Back in 1933, the Ontario Hockey Association (OHA) broke junior hockey down into two tiers – ‘A’ and ‘B’ divisions. The ‘A’ division operated as the Ontario Major Junior Hockey League (OMJHL) and would eventually become the OHL.

In 1969 the Quebec Major Junior Hockey League (QMJHL) was established with 11 teams, creating the final piece in what is known today as the Canadian Hockey League (CHL).

 

The 1970s kicked off  with a major shift in Canadian junior hockey. The decade began with the Canadian Amateur Hockey Association (CAHA) reconfiguring their junior tier into two separate classifications – Major Junior and Junior ‘A’.

The WCHL, OMJHL and QMJHL broke off from CAHA to form their own major junior governing body — which would become the CHL in 1975 — while the remaining clubs across the country would compete under the Junior ‘A’ banner (often referred to as “Tier 2” until 1980).

The change also meant the Memorial Cup, competed for annually by junior clubs across the country since 1919, would become exclusive to major junior and those three leagues.

The new Memorial Cup format began in 1972 and featured the champions in each of the three major junior leagues squaring off in a round robin phase to determine which two teams would meet in the seven-game final.

The Edmonton Oil Kings were the first WHL Memorial Cup representatives in 1972, with the Regina Pats becoming the first western Memorial Cup champs under the new system in 1974.

Also in 1972, the league appointed Ed Chynoweth as President. Chynoweth has become synonymous with Canadian major junior hockey and is considered by many to be the most influential individual in the WHL’s long history. Chynoweth would also be named CHL President in 1975 and would hold both positions until he retired in 1995.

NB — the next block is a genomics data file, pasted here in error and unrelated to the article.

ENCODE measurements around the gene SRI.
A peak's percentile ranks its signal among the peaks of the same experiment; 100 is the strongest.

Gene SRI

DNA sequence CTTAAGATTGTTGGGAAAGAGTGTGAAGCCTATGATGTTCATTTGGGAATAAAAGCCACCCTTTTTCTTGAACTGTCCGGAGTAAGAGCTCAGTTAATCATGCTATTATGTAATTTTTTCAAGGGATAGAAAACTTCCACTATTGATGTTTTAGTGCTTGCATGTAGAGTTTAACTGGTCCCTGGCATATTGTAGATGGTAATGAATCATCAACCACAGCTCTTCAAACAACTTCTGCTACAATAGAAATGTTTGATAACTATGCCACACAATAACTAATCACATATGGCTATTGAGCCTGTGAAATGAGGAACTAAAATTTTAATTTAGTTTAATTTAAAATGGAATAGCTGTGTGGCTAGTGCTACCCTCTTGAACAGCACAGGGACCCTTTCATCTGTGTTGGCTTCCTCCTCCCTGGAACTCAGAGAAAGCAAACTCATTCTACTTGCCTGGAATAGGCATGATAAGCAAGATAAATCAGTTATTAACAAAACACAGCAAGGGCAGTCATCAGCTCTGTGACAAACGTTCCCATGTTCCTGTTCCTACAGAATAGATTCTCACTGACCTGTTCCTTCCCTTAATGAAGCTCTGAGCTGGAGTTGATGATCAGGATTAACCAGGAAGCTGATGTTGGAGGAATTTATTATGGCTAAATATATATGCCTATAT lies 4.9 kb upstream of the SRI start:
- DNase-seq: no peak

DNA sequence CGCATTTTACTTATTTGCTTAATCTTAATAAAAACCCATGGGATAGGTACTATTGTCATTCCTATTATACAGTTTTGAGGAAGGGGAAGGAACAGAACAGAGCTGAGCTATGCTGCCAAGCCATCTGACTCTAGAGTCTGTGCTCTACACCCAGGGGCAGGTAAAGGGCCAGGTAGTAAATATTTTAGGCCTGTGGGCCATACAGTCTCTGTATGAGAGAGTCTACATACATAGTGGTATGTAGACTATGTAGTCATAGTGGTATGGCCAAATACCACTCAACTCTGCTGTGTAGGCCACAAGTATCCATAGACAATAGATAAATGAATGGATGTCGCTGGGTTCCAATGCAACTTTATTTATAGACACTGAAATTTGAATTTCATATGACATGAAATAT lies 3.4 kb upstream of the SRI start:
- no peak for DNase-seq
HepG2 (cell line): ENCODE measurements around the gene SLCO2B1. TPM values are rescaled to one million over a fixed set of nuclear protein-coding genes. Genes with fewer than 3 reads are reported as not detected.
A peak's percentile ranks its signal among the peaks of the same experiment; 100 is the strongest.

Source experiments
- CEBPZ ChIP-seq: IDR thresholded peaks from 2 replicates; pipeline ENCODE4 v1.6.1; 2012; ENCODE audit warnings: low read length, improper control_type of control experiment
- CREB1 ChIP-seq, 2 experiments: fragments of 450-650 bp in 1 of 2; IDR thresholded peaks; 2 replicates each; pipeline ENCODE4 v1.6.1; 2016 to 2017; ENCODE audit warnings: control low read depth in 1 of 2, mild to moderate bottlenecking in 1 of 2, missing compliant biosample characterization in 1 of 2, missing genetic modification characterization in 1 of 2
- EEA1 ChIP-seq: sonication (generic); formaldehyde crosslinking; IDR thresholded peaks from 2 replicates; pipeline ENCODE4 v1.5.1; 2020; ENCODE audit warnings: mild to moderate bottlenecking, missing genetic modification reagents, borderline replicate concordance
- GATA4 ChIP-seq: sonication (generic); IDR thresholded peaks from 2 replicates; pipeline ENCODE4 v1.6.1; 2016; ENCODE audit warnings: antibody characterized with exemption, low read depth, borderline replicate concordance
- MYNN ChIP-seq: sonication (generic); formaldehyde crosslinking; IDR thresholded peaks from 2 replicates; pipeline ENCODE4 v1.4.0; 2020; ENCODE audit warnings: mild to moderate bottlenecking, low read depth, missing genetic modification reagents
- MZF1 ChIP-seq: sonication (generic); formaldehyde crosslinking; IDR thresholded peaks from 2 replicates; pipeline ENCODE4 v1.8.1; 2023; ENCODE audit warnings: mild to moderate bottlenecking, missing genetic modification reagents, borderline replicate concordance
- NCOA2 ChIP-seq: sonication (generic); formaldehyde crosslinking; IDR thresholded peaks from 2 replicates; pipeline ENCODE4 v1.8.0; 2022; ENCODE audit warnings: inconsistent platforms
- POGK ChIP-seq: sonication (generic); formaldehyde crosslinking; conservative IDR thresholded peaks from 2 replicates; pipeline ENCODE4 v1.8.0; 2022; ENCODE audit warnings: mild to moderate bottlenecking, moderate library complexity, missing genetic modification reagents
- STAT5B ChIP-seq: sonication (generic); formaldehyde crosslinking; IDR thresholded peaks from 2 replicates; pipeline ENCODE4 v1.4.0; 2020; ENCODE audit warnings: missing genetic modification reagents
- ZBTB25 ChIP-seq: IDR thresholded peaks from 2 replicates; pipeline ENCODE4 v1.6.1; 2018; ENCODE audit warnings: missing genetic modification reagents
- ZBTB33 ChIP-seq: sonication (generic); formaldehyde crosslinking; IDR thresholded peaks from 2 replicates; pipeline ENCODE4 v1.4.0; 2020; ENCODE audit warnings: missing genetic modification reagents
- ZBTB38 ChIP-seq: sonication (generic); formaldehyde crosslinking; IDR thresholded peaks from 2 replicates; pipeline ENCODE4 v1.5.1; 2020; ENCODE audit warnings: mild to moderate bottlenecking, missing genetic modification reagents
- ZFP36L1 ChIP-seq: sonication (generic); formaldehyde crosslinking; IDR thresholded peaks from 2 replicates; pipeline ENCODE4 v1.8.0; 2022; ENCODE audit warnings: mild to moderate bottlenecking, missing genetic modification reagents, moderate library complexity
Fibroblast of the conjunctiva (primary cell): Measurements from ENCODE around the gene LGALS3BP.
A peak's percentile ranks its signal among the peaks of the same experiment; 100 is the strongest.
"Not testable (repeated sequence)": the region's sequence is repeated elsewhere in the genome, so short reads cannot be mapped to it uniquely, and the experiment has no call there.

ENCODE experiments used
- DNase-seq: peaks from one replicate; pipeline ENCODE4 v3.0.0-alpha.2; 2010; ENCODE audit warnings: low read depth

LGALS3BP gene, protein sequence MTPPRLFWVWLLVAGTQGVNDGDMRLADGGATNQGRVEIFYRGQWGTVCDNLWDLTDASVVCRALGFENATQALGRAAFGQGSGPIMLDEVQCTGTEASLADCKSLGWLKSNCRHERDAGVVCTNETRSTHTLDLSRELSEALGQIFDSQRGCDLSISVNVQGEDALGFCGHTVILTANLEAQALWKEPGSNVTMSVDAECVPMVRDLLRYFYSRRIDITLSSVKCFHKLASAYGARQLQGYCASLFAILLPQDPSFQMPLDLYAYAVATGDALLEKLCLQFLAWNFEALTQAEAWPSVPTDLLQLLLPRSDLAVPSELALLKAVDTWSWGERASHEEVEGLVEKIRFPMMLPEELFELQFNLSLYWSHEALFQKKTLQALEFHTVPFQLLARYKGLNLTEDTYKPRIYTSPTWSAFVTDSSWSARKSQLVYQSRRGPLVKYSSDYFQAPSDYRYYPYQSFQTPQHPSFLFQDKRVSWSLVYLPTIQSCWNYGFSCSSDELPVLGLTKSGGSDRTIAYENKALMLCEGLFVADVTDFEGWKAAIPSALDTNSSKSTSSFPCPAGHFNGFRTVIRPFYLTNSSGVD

“Definitely Ed Chynoweth is the person who helped put the Western Hockey League on the map. He came in at a time when it was necessary to bring the league together to make it respectable in Canada and internationally as well,” said current WHL commissioner Ron Robison.

“He did a great job of providing leadership, both in the WHL and Canadian Hockey League, so if there is one individual (who had the greatest impact on the league), Ed would be the one I point to because of his contributions over the years,” added Robison.

The early seventies saw the WHL go through some growing pains with teams coming and going year-after-year.

The first American franchise entered the league in 1976 after the Edmonton Oil Kings relocated to Portland to become the Winterhawks. Just two years later the Flin Flon Bombers moved to Edmonton, becoming the second incarnation of the Oil Kings.

That same year in 1978, the league shortened its name one last time from the WCHL to the now familiar Western Hockey League (WHL).

Hockey was a very different game in the ‘70s from the much more refined and polished product we are used to as fans today. Throughout the decade the WHL began to earn a reputation as a rough league, not for the feint of heart.

“High-scoring and rough and tumble, I think that’s the best way to describe the league (back then),” said former NHL goalie and Hockey Night in Canada broadcaster Kelly Hrudey, who played for the Medicine Hat Tigers from 1978-1981.